Erewhon

Front Cover
MobileReference.com, 2010 - Electronic books - 304 pages
20 Reviews
Erewhon, or Over the Range is a novel by Samuel Butler, published anonymously in 1872. The title is also the name of a country, supposedly discovered by the protagonist. In the novel, it is not revealed in which part of the world Erewhon is, but it is clear that it is a fictional country. Butler meant the title to be read as the word Nowhere backwards, even though the letters h and w are transposed. It is likely that he did this to protect himself from accusations of being unpatriotic, although Erewhon is obviously a satire of Victorian society.OCo Excerpted from Wikipedia, the free encyclopedia."

What people are saying - Write a review

User ratings

5 stars
3
4 stars
1
3 stars
8
2 stars
6
1 star
2

Review: Erewhon (Erewhon #1)

User Review  - Kwong - Goodreads

Erewhon is most famous for its satirical commentary on Victorian values, using a utopia to mount criticism of the beliefs and practices that Butler finds ridiculous in his own society. Specifically ... Read full review

Review: Erewhon (Erewhon #1)

User Review  - Ken Gloeckner - Goodreads

Mixed feelings on this classic satire. The prose are a bit cantankerous and I think that's partly due to the memoir-style first person narrative used here which is not very suited to the content of ... Read full review

About the author (2010)

The son of a clergyman and grandson of an Anglican bishop, Samuel Butler seemed destined for a life in the church. After graduating from Cambridge, however, he spent some time in New Zealand as a sheep-rancher. When he returned to England, he settled down as a journalist and writer. He engaged in many controversies over Darwinism. Butler is best known by two satirical novels, Erewhon (1872) and The Way of All Flesh (1903). Erewhon, an anagram for "nowhere," attacked contemporary attitudes in science, religion, and social mores. The Way of All Flesh was a study of the Pontifex family in a surprisingly modern tone. Erewhon Revisited (1901) continues his attack on religion. Another work, The Fair Haven (1873), is another subtle attack on religion, presented in the guise of a defense of the Gospels, though it actually undermines them. The Family Letters is a selection from the correspondence of Butler and his father, with several letters to and from his mother and sisters and one or two other relatives. Those between Butler and his father show how close the early part of The Way of All Flesh was to the events in the son's life. A brilliant, versatile writer, Butler was one of the most searching critics of his time. Butler died in 1902.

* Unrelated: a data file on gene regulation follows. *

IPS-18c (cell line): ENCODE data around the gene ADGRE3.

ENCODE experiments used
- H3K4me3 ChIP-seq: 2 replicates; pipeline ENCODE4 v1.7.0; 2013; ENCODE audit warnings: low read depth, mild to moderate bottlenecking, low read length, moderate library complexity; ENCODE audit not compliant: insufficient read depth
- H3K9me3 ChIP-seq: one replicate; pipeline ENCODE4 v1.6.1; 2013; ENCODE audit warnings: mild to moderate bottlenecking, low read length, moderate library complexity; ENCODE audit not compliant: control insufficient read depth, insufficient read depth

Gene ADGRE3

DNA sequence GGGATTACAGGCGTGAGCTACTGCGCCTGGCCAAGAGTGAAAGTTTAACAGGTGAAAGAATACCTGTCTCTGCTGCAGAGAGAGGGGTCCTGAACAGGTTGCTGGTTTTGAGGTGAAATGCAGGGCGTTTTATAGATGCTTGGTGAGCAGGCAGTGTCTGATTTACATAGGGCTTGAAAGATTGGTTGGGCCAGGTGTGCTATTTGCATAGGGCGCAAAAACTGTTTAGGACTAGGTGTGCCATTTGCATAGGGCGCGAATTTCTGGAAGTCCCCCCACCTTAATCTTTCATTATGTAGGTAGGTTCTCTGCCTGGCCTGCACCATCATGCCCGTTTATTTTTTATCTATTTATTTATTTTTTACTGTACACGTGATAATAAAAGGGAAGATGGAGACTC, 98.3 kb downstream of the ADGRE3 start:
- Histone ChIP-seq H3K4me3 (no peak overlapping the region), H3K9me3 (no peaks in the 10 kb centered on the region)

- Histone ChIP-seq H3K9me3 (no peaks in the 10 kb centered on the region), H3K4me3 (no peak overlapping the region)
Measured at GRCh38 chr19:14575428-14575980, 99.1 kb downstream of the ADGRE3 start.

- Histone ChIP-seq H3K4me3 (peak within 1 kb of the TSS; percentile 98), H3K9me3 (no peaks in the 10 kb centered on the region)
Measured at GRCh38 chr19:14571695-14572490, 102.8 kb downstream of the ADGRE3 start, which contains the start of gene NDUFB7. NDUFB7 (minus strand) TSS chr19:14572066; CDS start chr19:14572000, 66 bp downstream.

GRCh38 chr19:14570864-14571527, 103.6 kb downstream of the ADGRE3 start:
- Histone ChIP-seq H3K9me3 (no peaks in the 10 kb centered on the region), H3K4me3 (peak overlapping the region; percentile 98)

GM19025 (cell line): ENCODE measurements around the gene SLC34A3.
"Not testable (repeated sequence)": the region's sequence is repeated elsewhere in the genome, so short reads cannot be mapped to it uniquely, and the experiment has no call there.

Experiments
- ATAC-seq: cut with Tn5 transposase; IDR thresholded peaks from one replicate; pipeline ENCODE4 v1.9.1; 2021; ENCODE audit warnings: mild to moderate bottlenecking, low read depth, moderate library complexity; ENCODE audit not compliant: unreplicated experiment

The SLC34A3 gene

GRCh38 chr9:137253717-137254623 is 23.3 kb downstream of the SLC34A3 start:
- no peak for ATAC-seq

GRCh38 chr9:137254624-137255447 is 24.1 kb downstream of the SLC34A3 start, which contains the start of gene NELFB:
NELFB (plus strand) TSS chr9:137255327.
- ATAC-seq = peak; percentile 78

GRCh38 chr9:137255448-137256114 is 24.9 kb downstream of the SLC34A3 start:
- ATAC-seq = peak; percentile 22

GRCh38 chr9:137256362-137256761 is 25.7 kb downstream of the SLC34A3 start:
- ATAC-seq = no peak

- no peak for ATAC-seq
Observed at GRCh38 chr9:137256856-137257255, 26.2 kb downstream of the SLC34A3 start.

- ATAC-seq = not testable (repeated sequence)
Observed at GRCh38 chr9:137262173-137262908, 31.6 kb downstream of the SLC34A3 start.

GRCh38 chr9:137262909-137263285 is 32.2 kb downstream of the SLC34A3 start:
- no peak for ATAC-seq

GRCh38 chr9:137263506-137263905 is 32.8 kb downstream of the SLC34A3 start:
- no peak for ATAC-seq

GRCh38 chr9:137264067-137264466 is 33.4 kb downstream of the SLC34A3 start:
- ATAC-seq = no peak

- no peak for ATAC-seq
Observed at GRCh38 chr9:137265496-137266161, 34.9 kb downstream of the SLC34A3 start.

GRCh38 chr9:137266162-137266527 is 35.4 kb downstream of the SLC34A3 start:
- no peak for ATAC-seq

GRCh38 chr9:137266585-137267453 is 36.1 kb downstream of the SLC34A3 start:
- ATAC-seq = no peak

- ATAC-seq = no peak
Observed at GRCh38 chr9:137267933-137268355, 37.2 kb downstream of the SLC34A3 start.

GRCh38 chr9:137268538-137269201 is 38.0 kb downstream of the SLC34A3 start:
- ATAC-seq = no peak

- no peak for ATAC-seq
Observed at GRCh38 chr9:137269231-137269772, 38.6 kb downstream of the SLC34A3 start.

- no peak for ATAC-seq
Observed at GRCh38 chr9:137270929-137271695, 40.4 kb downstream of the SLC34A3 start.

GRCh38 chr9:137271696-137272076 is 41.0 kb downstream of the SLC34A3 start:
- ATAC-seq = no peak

Bibliographic information